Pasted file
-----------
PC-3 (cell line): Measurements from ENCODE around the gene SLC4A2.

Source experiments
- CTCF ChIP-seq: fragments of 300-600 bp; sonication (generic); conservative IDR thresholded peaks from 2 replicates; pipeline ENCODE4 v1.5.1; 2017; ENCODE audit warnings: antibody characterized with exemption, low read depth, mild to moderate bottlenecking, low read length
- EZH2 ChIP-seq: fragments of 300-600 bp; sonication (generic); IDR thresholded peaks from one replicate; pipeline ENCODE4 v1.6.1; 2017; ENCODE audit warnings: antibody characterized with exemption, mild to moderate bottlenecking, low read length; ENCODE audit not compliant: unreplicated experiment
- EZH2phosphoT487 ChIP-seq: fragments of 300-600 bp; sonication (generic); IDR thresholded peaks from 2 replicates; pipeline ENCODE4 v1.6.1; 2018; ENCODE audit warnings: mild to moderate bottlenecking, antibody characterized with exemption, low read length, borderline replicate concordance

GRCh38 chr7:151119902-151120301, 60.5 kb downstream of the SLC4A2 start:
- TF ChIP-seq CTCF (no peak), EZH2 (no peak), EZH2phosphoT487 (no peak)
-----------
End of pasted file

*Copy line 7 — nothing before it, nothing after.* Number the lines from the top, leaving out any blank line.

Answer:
- TF ChIP-seq CTCF (no peak), EZH2 (no peak), EZH2phosphoT487 (no peak)